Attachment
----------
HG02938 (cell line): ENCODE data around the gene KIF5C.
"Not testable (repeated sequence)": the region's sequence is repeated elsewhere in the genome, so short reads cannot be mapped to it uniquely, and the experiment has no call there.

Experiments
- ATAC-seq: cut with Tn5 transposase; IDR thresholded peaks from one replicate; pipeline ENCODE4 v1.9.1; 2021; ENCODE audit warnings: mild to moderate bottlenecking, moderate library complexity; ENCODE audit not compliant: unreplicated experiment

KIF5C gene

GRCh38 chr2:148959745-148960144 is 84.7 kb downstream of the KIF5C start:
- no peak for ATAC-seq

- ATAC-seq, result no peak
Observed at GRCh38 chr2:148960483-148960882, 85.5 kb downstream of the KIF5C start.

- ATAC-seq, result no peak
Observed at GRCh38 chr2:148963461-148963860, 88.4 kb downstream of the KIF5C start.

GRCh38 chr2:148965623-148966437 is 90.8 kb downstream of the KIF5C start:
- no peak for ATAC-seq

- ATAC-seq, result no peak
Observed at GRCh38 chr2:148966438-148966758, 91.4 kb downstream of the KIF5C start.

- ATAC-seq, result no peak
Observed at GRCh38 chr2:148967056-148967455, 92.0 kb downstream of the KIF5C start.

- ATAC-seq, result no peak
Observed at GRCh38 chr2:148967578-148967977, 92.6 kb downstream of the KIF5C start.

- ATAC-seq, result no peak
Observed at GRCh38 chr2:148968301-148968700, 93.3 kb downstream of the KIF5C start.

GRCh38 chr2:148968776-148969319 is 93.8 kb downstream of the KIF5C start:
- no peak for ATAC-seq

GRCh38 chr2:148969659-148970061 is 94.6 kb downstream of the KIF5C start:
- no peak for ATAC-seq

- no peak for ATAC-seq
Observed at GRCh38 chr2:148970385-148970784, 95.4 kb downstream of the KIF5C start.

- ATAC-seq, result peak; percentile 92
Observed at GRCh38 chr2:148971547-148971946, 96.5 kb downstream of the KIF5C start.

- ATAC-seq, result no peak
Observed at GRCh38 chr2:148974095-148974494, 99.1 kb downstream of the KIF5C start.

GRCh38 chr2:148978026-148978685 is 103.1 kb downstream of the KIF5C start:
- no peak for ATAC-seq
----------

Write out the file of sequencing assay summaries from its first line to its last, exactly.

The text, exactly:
HG02938 (cell line): ENCODE data around the gene KIF5C.
"Not testable (repeated sequence)": the region's sequence is repeated elsewhere in the genome, so short reads cannot be mapped to it uniquely, and the experiment has no call there.

Experiments
- ATAC-seq: cut with Tn5 transposase; IDR thresholded peaks from one replicate; pipeline ENCODE4 v1.9.1; 2021; ENCODE audit warnings: mild to moderate bottlenecking, moderate library complexity; ENCODE audit not compliant: unreplicated experiment

KIF5C gene

GRCh38 chr2:148959745-148960144 is 84.7 kb downstream of the KIF5C start:
- no peak for ATAC-seq

- ATAC-seq, result no peak
Observed at GRCh38 chr2:148960483-148960882, 85.5 kb downstream of the KIF5C start.

- ATAC-seq, result no peak
Observed at GRCh38 chr2:148963461-148963860, 88.4 kb downstream of the KIF5C start.

GRCh38 chr2:148965623-148966437 is 90.8 kb downstream of the KIF5C start:
- no peak for ATAC-seq

- ATAC-seq, result no peak
Observed at GRCh38 chr2:148966438-148966758, 91.4 kb downstream of the KIF5C start.

- ATAC-seq, result no peak
Observed at GRCh38 chr2:148967056-148967455, 92.0 kb downstream of the KIF5C start.

- ATAC-seq, result no peak
Observed at GRCh38 chr2:148967578-148967977, 92.6 kb downstream of the KIF5C start.

- ATAC-seq, result no peak
Observed at GRCh38 chr2:148968301-148968700, 93.3 kb downstream of the KIF5C start.

GRCh38 chr2:148968776-148969319 is 93.8 kb downstream of the KIF5C start:
- no peak for ATAC-seq

GRCh38 chr2:148969659-148970061 is 94.6 kb downstream of the KIF5C start:
- no peak for ATAC-seq

- no peak for ATAC-seq
Observed at GRCh38 chr2:148970385-148970784, 95.4 kb downstream of the KIF5C start.

- ATAC-seq, result peak; percentile 92
Observed at GRCh38 chr2:148971547-148971946, 96.5 kb downstream of the KIF5C start.

- ATAC-seq, result no peak
Observed at GRCh38 chr2:148974095-148974494, 99.1 kb downstream of the KIF5C start.

GRCh38 chr2:148978026-148978685 is 103.1 kb downstream of the KIF5C start:
- no peak for ATAC-seq